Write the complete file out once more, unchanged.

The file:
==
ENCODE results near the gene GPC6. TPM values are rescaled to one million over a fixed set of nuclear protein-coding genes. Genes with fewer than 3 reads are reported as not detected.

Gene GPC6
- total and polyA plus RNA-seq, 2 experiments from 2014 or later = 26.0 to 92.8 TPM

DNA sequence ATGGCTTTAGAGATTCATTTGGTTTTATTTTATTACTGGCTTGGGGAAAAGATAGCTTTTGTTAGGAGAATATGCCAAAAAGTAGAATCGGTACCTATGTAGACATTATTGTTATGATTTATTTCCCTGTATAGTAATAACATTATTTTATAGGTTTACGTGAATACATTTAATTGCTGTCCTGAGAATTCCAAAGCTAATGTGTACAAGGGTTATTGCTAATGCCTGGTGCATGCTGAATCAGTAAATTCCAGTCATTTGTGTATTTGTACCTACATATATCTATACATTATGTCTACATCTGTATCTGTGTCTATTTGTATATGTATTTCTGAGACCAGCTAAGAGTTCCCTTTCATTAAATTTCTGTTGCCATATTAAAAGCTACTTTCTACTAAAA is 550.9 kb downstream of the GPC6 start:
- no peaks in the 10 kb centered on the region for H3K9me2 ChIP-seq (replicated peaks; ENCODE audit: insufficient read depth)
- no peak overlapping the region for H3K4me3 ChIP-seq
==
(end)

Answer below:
ENCODE results near the gene GPC6. TPM values are rescaled to one million over a fixed set of nuclear protein-coding genes. Genes with fewer than 3 reads are reported as not detected.

Gene GPC6
- total and polyA plus RNA-seq, 2 experiments from 2014 or later = 26.0 to 92.8 TPM

DNA sequence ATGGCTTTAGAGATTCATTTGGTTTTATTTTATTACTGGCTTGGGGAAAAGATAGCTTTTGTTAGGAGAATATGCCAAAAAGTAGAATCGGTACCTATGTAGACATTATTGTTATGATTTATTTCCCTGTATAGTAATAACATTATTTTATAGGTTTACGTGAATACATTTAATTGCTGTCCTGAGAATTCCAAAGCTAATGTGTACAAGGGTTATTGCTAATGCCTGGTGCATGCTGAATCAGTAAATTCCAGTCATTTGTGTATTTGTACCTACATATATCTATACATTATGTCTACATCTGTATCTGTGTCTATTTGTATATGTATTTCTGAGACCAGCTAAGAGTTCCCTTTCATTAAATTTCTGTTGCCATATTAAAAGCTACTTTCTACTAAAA is 550.9 kb downstream of the GPC6 start:
- no peaks in the 10 kb centered on the region for H3K9me2 ChIP-seq (replicated peaks; ENCODE audit: insufficient read depth)
- no peak overlapping the region for H3K4me3 ChIP-seq